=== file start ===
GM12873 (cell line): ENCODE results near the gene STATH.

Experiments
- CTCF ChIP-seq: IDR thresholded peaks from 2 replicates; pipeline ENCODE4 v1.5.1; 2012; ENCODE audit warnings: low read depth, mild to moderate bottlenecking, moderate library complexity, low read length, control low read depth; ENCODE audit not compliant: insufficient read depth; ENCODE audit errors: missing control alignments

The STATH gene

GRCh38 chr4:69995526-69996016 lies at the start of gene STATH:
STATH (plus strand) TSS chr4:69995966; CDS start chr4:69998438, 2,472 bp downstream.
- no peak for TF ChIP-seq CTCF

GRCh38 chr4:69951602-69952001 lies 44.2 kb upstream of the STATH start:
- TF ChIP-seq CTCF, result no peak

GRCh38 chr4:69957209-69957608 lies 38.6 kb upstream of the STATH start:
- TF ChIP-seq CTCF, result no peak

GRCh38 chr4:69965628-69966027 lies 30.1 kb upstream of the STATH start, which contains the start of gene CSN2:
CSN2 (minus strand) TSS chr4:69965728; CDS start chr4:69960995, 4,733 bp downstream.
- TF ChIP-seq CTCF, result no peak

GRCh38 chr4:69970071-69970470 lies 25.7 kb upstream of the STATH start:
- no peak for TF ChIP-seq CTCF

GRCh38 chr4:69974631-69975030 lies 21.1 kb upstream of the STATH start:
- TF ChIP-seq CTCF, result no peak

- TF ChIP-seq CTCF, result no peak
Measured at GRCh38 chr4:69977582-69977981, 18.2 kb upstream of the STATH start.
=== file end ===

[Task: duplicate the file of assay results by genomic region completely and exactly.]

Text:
GM12873 (cell line): ENCODE results near the gene STATH.

Experiments
- CTCF ChIP-seq: IDR thresholded peaks from 2 replicates; pipeline ENCODE4 v1.5.1; 2012; ENCODE audit warnings: low read depth, mild to moderate bottlenecking, moderate library complexity, low read length, control low read depth; ENCODE audit not compliant: insufficient read depth; ENCODE audit errors: missing control alignments

The STATH gene

GRCh38 chr4:69995526-69996016 lies at the start of gene STATH:
STATH (plus strand) TSS chr4:69995966; CDS start chr4:69998438, 2,472 bp downstream.
- no peak for TF ChIP-seq CTCF

GRCh38 chr4:69951602-69952001 lies 44.2 kb upstream of the STATH start:
- TF ChIP-seq CTCF, result no peak

GRCh38 chr4:69957209-69957608 lies 38.6 kb upstream of the STATH start:
- TF ChIP-seq CTCF, result no peak

GRCh38 chr4:69965628-69966027 lies 30.1 kb upstream of the STATH start, which contains the start of gene CSN2:
CSN2 (minus strand) TSS chr4:69965728; CDS start chr4:69960995, 4,733 bp downstream.
- TF ChIP-seq CTCF, result no peak

GRCh38 chr4:69970071-69970470 lies 25.7 kb upstream of the STATH start:
- no peak for TF ChIP-seq CTCF

GRCh38 chr4:69974631-69975030 lies 21.1 kb upstream of the STATH start:
- TF ChIP-seq CTCF, result no peak

- TF ChIP-seq CTCF, result no peak
Measured at GRCh38 chr4:69977582-69977981, 18.2 kb upstream of the STATH start.